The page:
home email us! feed
December 11, 2017

Emor (Say) Parsha – Weekly Torah Portion

Emor

Leviticus, 21:1-24:23

This Week’s Torah Portion | May 07 – May 13, 2017 – 11 Lyar – 17 Lyar, 5777

In A Nutshell

The portion, Emor (Say), begins with rules concerning priests, forbidding them to marry a divorced woman, a widow, or a whore, and permitting them to marry only a virgin. They are also forbidden to approach the dead. Only kin are permitted to be defiled and approach the dead. The High Priest is forbidden to be defiled even by his own kin have died. They are forbidden to shave their heads and beards, and they are forbidden to cast any flaws in their bodies. A Cohen (priest) with a blemish in his body will not be considered a priest, and will not be able to serve in the Temple. The portion also introduces laws of purity and impurity for priests, such as the prohibition on eating offerings, and the rules for a barren or divorced daughter of a priest.

The portion also mentions many rules concerning the Sabbath, Passover, the seventh of Passover, Shavuot, the Omer Count, and Yom Kippur (Day of Atonement). The end of the portion speaks of a quarrel between two men, one of whom said the name of the Creator and cursed. He was punished by ejection from the camp and execution by stoning.

 Commentary by Dr. Michael Laitman

What is so special about this portion that elaborates so much about priests and festivals?

The correction is only a correction of the heart, which contains all 613 desires we need to correct from using our ego in order to receive into using it in order to bestow, in favor of others and love of others. The whole Torah deals with the correction of the heart. The first stage in the correction of the heart is when we get rid of the ego. The second stage is when we use all of our heart in favor of others.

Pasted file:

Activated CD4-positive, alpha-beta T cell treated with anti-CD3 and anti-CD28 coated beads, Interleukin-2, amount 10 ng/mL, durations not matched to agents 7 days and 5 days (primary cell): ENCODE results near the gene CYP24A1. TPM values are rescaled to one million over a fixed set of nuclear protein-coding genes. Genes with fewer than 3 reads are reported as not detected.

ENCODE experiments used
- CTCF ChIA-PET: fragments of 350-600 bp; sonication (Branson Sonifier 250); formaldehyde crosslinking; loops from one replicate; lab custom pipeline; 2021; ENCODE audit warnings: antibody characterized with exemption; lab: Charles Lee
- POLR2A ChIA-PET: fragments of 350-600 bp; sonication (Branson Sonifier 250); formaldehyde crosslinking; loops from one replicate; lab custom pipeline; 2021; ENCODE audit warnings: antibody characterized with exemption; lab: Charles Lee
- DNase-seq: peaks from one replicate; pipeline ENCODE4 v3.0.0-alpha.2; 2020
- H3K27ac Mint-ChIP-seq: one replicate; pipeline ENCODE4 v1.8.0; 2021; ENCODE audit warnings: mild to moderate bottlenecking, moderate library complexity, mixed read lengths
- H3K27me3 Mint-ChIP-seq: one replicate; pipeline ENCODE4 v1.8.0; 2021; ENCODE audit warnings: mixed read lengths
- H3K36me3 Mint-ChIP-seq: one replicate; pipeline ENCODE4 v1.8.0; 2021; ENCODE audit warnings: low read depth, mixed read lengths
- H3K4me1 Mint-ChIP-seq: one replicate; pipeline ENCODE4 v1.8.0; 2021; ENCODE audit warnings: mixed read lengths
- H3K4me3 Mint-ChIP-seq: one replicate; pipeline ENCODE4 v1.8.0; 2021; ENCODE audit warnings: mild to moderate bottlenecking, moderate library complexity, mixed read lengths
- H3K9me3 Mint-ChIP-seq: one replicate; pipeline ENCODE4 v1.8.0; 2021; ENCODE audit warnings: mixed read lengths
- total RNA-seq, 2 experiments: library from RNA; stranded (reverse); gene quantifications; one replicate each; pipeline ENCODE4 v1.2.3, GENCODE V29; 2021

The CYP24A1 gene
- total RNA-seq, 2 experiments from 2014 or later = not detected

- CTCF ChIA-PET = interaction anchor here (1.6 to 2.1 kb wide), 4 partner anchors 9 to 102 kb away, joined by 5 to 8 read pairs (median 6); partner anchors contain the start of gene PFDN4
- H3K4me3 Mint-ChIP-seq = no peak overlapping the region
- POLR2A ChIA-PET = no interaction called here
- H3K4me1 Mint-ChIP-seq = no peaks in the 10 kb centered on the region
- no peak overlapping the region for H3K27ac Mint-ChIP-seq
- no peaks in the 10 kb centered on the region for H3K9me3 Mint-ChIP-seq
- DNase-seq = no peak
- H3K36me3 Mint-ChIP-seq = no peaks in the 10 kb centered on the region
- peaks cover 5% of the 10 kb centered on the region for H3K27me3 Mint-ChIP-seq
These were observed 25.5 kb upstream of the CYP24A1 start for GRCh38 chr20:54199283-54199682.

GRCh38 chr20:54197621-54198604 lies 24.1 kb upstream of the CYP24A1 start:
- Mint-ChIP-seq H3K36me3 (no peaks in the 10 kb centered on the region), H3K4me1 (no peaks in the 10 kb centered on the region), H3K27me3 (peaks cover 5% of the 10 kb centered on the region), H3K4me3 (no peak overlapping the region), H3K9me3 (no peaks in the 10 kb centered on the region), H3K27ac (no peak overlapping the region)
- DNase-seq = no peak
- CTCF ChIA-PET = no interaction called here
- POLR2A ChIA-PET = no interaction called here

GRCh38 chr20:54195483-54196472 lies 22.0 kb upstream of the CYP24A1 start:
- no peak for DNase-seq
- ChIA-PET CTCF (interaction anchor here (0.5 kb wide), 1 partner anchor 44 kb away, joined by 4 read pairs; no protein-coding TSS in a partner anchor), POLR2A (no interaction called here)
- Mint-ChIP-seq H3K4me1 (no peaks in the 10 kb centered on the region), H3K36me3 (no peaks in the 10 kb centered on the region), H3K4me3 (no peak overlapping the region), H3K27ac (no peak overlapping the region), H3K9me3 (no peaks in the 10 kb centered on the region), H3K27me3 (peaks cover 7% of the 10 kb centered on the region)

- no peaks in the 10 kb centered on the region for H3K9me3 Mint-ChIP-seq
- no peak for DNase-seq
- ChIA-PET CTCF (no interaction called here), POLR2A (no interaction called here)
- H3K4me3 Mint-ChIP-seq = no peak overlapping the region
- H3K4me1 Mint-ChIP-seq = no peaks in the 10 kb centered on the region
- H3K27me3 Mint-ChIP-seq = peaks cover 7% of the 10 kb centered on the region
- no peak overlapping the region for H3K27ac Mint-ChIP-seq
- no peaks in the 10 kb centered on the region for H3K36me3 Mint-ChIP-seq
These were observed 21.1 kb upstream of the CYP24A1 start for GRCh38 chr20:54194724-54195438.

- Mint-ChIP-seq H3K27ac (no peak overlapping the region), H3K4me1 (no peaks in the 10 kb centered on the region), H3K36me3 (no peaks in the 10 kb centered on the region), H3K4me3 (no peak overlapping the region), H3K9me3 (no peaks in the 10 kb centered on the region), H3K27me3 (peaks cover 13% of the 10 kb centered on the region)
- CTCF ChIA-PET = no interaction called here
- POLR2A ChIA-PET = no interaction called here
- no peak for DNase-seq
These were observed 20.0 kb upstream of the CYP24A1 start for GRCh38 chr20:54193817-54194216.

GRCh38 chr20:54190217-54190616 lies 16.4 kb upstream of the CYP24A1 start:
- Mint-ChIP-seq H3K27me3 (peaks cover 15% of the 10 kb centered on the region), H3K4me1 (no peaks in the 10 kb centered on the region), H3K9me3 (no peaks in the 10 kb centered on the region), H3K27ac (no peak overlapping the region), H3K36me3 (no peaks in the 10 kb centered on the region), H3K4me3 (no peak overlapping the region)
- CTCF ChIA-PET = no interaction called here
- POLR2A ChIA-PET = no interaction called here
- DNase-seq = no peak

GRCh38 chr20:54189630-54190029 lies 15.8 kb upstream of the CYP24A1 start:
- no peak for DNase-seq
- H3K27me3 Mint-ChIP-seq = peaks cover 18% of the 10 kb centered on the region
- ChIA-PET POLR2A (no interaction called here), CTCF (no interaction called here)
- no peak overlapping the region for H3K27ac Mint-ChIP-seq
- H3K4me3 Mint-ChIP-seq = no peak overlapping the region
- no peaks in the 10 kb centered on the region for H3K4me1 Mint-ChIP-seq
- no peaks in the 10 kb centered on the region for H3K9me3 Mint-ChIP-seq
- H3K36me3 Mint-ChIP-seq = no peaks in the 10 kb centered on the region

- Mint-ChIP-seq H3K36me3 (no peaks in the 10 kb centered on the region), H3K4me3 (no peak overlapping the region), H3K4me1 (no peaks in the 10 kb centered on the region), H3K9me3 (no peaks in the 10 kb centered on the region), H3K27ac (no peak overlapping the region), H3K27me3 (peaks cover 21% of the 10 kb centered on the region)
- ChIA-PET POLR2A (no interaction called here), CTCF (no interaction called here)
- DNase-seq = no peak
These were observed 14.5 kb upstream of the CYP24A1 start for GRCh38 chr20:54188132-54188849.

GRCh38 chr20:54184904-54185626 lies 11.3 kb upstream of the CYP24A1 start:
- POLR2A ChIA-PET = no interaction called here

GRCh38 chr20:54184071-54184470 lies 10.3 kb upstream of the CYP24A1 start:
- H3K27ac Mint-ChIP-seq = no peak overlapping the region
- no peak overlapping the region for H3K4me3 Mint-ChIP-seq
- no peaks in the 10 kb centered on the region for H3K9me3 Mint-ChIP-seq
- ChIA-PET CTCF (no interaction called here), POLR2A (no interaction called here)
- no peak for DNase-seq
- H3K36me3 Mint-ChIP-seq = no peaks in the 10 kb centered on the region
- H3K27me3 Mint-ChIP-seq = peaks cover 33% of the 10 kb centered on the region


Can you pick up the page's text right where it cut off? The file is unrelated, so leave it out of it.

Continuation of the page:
The portion describes all the levels of correction. It is written, “And you will be to Me a kingdom of priests and a holy nation” (Exodus, 19:6). This means that everyone must reach the highest degree (a Cohen [priest])——following the preparation described in the portions, Aharei Mot (After the Death) and Kedoshim (Holy). The Torah constantly promotes us until we enter the land of Israel and achieve Dvekut (adhesion) with the Creator.

The portion starts with elaborating on the terms of the degree of priests. A person must correct the desires, as it specifies—prohibition on marrying a divorcee, a widow, or a whore. A priest must also avoid shaving his face and his head. He must also maintain these prohibitions until he is corrected and sees his desires in the image of man. It is as we learn regarding the perception of reality: the whole world is a reflection of our desires, an outward projection of our internality.

A priest must have natural desires that have been corrected into aiming to bestow. He must not impair his body, make any kind of paintings on it, or touch his hair. The hair is a special correction. The word Se’arot (hair) comes from the word Se’arah (storm). They are to be corrected and therefore must not be removed.

A priest is a state in which one can truly work with all the desires in order to bestow, with all the deficiencies, with the “stormy hair.” His females, namely his desires to receive, have been corrected and are no longer on the degrees of whore, divorcee, or a widow. Rather, they are virgins. A person comes to a degree where he corrects his desires back to their natural state.

The priest must approach the work of God through the work of sacrifices. He must bring his desires closer and closer to the aim to bestow, to love. Everyone must reach this degree. A person who has reached this degree is regarded as “serving in the Temple.” On the degree of priests, we place all 613 desires, called “our heart,” in the house of Kedusha (holiness) as a holy Kli (vessel) that is entirely in bestowal.

On festivals, we correct ourselves in stages that are seemingly external stages. The system changes and gives us a chance to correct our desires further in external conditions on the festivals mentioned in the Torah: Passover, Shavuot, and Yom Kippur. The Torah tells us about all the festivals except for Hanukah and Purim.